Activists Gather for a Gloomy Vigil Outside of Sotheby’s to Protest First Sale of Berkshire Museum Works

"It's divided the community, and this whole thing could have been avoided," said group representative Hope Davis.

Protestors from the Berkshires gathered outside of Sotheby's auction house. Photo: Caroline Goldstein.
Protestors from the Berkshires gathered outside of Sotheby's auction house in advance of a sale of works deaccessioned by the Berkshire Museum. Photo: Caroline Goldstein.

For a group of Pittsfield residents, by the time Sotheby’s star lot, a $157 nude by Amedeo Modigliani, hit the block at its Impressionist and Modern sale last night, the evening’s excitement was long over.

The group was a contingent from Save the Art–Save the Museum, a grassroots organization based in Pittsfield, Massachusetts, which has led the charge in opposing the Berkshire Museum’s controversial plan to sell off 40 artworks to shore up its finances and fund a new direction for the institution. After a protracted legal battle, a judge finally cleared the way for the sale last month.

Monday night’s protest marked the first two artworks to be deaccessioned from the trove: a charcoal drawing by Henry Moore that fetched $300,000 (well below its pre-sale estimate of $400,000–600,000) and a 1914 painting by Francis Picabia that sold for $1.1 million, just below its high estimate of $800,000 to $1.2 million. The remaining lots will be sold over the next week, culminating with Sotheby’s American art sale on May 23.

About 20 members from the advocacy group Save the Art–Save the Museum gathered an hour before the auction for a somber demonstration. (They had alerted Sotheby’s in advance and received permission to protest.) This is not the first time the group has picketed outside of the Upper East Side auction house, though at this point there is no question that the sales will proceed.

The demonstrators—one of whom brought her son and grandson to represent three generations of Berkshire denizens—stood quietly outside holding red signs with black lettering that read, “Public art is not a cash cow” and “Is your museum next?”

The group’s spokesperson, art advisor Hope Davis, told artnet News that the sale itself “is not the focus of our interests and it’s not why we’re here. We’re here to make a statement, nationally, that unethical deaccessioning is wrong. We are here to make the public aware of this precedent-setting initiative; we want the public to know that this is what could happen when a museum decides to monetize its collection.”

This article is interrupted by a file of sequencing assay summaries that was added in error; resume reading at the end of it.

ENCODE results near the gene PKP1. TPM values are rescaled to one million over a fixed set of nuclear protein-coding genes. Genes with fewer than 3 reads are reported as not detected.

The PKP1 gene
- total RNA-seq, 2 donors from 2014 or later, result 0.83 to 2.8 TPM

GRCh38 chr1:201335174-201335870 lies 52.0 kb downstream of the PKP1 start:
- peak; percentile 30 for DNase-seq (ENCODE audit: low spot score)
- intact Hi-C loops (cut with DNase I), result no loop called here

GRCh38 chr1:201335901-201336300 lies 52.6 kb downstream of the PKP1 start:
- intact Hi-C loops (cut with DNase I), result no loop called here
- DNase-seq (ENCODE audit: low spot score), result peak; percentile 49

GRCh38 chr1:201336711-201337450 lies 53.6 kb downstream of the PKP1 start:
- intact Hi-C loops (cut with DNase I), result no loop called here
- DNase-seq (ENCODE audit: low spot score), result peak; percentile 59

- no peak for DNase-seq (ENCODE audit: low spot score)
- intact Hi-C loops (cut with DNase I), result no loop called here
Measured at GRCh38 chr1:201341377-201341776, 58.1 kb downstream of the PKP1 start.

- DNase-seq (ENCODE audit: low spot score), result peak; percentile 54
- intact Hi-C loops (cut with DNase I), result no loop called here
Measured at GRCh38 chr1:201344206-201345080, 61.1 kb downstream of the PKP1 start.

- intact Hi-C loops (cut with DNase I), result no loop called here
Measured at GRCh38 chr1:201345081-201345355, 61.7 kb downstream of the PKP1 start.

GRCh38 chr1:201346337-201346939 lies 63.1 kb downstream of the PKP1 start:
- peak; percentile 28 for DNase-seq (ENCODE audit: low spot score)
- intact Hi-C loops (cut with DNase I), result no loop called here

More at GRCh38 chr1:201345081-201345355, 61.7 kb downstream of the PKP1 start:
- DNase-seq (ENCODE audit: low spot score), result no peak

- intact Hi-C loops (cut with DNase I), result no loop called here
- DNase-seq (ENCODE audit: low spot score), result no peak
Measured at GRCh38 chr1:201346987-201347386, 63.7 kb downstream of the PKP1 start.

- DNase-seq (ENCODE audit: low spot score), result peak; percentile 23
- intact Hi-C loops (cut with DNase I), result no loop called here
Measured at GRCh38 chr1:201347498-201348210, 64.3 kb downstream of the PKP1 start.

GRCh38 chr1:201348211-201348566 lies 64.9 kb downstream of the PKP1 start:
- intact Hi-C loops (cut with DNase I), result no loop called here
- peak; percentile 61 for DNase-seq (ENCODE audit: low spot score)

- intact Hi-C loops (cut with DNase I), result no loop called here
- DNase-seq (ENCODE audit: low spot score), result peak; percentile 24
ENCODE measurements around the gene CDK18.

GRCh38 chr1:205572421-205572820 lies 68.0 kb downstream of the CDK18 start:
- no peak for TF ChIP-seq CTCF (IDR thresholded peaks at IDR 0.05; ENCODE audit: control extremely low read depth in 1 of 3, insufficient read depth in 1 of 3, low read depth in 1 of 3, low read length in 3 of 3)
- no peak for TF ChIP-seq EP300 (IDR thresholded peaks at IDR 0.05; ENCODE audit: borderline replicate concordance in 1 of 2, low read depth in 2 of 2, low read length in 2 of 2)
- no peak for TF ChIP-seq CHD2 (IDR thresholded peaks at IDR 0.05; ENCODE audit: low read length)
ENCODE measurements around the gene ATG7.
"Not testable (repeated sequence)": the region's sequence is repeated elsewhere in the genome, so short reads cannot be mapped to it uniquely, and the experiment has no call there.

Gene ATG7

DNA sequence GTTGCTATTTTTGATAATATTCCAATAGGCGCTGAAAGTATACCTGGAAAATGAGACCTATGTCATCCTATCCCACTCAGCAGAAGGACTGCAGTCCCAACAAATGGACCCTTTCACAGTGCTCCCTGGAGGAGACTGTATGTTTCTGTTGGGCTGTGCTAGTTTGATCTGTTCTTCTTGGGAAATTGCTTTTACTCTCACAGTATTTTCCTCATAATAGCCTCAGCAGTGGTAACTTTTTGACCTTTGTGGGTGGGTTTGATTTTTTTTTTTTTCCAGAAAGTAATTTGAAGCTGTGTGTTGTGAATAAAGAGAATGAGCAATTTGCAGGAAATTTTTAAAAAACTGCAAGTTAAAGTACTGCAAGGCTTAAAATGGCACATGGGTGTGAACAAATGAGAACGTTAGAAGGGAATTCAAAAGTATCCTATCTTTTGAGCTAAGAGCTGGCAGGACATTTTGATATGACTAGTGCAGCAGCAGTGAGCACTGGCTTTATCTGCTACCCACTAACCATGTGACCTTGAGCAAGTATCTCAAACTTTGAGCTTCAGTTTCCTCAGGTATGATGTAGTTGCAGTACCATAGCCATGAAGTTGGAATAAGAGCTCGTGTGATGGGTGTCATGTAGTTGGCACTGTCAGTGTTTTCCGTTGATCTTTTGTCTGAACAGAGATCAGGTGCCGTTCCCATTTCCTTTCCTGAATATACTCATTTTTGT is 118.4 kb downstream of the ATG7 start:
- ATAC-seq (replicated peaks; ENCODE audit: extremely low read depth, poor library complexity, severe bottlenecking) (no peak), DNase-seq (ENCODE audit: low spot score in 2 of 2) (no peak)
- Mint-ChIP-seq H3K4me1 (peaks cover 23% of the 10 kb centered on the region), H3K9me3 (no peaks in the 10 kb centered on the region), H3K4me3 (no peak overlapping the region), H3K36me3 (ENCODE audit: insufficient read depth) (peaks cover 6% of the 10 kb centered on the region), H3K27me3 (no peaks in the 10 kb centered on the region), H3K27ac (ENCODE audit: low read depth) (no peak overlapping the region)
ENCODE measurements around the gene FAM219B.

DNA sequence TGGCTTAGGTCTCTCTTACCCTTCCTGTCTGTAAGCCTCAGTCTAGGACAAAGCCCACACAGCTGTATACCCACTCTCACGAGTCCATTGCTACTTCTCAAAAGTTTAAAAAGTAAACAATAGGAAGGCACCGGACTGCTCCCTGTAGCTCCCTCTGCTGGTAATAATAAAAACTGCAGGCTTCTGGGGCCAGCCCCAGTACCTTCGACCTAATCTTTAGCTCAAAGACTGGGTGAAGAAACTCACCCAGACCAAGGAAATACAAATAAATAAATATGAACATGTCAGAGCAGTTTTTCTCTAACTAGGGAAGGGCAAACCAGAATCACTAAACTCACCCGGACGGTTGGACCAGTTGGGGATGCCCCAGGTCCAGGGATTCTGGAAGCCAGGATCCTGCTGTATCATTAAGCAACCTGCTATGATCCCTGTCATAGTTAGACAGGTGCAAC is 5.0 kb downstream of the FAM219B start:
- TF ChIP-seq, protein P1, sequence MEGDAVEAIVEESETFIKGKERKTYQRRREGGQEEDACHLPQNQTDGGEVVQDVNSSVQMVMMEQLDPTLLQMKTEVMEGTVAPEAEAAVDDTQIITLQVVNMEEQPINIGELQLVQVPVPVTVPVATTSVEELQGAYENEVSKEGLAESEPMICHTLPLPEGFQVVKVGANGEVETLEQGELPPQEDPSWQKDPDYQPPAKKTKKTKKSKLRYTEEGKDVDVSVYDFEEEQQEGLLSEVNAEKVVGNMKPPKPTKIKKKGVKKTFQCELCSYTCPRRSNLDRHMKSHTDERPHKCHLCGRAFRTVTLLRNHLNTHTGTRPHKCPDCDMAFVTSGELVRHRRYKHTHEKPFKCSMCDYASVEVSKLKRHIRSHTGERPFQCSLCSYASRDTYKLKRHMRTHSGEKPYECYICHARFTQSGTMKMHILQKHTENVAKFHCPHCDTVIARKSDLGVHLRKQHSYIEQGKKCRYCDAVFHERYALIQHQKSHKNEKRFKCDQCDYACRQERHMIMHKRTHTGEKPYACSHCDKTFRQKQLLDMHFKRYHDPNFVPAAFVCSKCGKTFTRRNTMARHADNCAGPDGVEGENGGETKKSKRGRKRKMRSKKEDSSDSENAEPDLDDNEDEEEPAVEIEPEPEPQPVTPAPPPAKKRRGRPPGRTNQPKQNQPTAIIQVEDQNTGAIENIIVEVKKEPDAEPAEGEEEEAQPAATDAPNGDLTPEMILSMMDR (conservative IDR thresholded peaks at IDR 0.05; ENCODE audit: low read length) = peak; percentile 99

Left: Henry Moore’s Three Seated Women (1942). Right: Francis Picabia’s Force comique (1914). ©2018 Artists Rights Society (ARS). New York/ ADAGP, Paris.

There is some debate about whether the public protest could cast a negative light on the works, adversely affecting their price. In April, Christie’s New York held a sale of works from the La Salle University Art Museum in the wake of a brief but similarly contentious public fight over the decision to monetize the collection. Of the 22 works on offer, seven failed to sell; the remaining works netted a sum just below the house’s low estimate (including buyer’s premium).

Davis is aware that a similar situation could arise with the Berkshire Museum works—which, in this case, could pose an even bigger problem. Under the terms of the Massachusetts court’s ruling, the museum’s original batch of 40 works have been divided into groups. If the proceeds generated from the first tranche reaches the $55 million cap, the leftover artworks will not be sold and will remain in the museum’s collection. (Ironically, then, Save the Art is in an odd position; they oppose the sale but, now that it is in process, must invariably hope the works perform well.)

The deaccession that drew the most ire from community activists was Norman Rockwell‘s 1959 painting Shuffleton’s Barbershop. But in the eleventh hour, as part of the final deal, the Lucas Museum of Narrative Art announced that it would pony up to acquire the work privately. The final purchase price was estimated at around $25 million. Davis, who specializes in American art, said the forthcoming Lucas Museum was the best place for the painting to remain in the public domain.

Image courtesy of Save the Art-Save the Museum.

A spokesman for Sotheby’s did not immediately respond to a request for comment about the demonstration. But the group may reunite for a final public appeal when Norman Rockwell’s Blacksmith’s Boy-Heel and Toe (1940), estimated at $7 to $10 million, and Frederic Edwin Church’s Valley of Santa Isabel, New Granada (1875), estimated at $5 to $7 million, are sold at Sotheby’s on May 23.


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